C H A N D I G A R H   S T O R I E S


Bollywood's grand ‘young’ style diva

RekhaRekha, who can be unarguably termed India's Greta Garbo, continues to be Bollywood's ever-graceful style diva and still sets many a heart aflutter even as she turned 53 on Wednesday.

"She is a true style diva when it comes depicting the Indian look. She looks fabulous in the traditional Indian saris. I would say that she brings out the best of Indian outfits. She carries them very well. But I wouldn't like to see her in a western outfit," Shantanu of designer duo Shantanu and Nikhil said.

The actress, who is synonymous with style and beauty for her fans, surprised many when she bagged the MTV Lycra Maha Style Icon Award in 2004. In 2006, British magazine Eastern Eye listed her as one of "Asia's Sexiest Women" in their September issue.

A rare blend of beauty and talent, Rekha also hogs the limelight for her timeless beauty and mysterious lifestyle. She is quite secretive about her personal life, lives alone with her secretary Farzana and doesn't socialise much except to attend award functions.

She manages the media's prying eye tactfully and always keeps her cool.

"I'm a very shy person. Unlike what has been insinuated, it's not a strategy to retain my aura. I'm not trying to live up to any mystery woman image. People might think that I am not married and have no children, the conventional lifestyle you know, but I see it this way - as long as you are alive, you have a chance to have a future. At least there is hope," she was quoted as saying.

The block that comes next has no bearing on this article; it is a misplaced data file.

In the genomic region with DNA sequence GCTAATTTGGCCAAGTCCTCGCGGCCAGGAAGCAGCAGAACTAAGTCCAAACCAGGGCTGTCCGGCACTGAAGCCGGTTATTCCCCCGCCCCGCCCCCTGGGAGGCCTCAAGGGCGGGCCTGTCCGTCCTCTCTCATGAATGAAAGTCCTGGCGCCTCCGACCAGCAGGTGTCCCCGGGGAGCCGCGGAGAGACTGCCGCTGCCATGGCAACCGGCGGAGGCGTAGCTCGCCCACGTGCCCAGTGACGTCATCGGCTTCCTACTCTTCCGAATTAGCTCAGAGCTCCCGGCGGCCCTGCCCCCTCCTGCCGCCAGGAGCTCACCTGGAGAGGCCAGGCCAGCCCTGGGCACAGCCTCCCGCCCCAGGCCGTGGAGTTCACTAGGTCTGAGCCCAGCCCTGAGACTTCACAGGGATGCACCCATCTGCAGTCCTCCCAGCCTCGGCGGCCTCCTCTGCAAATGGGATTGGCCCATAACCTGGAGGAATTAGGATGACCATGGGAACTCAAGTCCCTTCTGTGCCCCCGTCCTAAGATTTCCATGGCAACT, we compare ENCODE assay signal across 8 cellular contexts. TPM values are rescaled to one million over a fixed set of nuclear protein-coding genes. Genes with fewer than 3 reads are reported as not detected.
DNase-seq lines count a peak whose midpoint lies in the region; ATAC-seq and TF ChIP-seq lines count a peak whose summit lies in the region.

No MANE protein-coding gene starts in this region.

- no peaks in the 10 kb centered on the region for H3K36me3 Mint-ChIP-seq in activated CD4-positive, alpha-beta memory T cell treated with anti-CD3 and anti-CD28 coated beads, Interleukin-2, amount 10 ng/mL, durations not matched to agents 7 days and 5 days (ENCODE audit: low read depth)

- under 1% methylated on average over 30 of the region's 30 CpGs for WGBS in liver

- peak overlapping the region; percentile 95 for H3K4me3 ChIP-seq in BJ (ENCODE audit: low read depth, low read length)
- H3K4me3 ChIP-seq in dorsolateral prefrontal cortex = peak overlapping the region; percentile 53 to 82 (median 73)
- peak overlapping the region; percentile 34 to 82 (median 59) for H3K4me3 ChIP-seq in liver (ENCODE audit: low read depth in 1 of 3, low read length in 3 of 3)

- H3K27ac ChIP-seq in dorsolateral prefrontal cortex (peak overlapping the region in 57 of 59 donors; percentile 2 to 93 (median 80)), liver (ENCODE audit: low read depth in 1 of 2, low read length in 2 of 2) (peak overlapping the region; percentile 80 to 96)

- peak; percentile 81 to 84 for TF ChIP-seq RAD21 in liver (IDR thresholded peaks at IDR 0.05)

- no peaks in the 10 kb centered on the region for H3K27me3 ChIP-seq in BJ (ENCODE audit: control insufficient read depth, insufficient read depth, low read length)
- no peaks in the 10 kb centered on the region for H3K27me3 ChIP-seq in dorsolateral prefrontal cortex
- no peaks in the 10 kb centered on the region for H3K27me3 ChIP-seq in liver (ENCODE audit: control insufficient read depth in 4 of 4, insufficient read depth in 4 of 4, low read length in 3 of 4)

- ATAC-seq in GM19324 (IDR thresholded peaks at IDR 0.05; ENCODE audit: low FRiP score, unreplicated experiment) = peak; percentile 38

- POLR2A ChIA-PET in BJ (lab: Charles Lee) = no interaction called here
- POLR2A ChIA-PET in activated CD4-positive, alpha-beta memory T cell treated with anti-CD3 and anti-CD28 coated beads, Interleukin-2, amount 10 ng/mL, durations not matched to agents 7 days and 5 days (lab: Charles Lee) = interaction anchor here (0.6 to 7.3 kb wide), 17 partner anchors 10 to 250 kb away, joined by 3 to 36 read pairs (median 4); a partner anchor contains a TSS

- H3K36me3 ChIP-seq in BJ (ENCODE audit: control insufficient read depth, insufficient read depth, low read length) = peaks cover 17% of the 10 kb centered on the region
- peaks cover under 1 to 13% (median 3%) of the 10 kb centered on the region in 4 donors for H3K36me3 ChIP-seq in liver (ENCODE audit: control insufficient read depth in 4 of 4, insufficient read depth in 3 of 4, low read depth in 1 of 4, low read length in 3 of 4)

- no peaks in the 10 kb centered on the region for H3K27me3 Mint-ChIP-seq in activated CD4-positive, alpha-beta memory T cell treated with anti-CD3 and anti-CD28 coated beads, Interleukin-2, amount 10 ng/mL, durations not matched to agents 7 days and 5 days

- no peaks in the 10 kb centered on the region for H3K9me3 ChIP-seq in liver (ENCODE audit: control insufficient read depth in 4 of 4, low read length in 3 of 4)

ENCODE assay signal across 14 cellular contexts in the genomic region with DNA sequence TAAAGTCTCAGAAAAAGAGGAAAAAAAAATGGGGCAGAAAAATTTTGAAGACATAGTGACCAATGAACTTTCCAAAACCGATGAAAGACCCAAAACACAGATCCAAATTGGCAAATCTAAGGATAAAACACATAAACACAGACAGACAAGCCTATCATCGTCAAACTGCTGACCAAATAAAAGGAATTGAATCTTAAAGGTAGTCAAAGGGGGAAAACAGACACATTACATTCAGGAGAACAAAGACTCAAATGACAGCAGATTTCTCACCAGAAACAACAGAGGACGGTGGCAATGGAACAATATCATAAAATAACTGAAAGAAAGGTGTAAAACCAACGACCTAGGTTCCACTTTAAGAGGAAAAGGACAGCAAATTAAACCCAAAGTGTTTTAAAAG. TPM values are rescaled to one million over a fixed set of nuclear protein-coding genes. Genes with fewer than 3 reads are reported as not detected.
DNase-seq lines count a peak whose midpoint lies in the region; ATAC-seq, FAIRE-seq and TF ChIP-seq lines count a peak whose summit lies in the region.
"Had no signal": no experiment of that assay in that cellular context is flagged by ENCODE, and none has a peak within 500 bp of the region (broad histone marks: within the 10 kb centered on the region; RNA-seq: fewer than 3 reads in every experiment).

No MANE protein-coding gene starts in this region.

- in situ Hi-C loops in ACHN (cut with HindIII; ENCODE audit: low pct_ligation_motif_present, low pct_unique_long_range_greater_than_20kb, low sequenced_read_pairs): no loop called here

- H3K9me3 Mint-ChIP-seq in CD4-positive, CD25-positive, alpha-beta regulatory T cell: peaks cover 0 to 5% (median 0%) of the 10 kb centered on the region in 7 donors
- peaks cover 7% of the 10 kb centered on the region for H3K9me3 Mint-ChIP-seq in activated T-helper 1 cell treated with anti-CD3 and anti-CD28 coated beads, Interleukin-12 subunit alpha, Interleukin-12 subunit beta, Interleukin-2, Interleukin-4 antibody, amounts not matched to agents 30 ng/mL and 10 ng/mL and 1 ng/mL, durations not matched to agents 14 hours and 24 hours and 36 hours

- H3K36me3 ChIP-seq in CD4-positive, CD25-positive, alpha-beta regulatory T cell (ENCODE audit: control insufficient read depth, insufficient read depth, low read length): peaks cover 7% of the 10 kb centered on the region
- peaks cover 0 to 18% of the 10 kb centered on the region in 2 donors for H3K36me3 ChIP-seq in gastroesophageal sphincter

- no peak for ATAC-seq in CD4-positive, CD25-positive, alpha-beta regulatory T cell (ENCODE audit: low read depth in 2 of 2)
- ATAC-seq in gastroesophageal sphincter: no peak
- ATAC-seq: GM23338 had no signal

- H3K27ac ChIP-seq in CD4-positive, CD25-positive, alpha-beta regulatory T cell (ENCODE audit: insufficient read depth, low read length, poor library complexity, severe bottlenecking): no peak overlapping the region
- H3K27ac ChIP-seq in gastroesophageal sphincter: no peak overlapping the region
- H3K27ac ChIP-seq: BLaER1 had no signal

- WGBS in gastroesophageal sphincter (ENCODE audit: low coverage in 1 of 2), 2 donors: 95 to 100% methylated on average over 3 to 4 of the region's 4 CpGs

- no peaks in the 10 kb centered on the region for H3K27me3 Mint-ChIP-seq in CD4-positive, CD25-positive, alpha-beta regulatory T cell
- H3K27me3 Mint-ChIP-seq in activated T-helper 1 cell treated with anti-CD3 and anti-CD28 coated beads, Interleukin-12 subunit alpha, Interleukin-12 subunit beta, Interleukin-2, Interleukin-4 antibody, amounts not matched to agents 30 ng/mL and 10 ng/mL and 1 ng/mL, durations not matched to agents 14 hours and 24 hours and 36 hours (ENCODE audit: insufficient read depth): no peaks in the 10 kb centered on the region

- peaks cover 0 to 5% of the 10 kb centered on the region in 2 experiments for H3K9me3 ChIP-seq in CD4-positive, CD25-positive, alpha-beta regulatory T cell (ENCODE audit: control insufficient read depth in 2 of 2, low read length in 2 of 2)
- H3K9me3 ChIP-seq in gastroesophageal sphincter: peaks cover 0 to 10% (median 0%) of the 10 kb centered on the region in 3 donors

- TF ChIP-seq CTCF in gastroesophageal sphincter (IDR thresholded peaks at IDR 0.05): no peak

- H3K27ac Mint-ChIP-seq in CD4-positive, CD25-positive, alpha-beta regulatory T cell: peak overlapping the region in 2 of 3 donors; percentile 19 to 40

As an actress she evolved with each role she played. Be it a courtesan in Muzaffar Ali's "Umrao Jaan" or a housewife in "Ijazzat" or a fun-loving girl in "Khubsoorat", she has always proved her mettle.

After watching "Umrao Jaan", nobody could believe that she could barely speak Hindi when she came to Bollywood as her enunciation of Urdu in the period film was flawless. She won the National Award for it.

"As a performer, she is inspiring. It's not only 'Umrao Jaan' but her entire career and characters that she essayed through her performances that are extremely inspiring," Aishwarya Rai said in an interview.

Rekha gave memorable performances in "Ghar", "Muqaddar Ka Sikandar", "Khubsoorat", "Silsila", "Vijeta", "Utsav", "Khoon Bhari Maang", "Zubeida", "Bhoot" and "Krrish".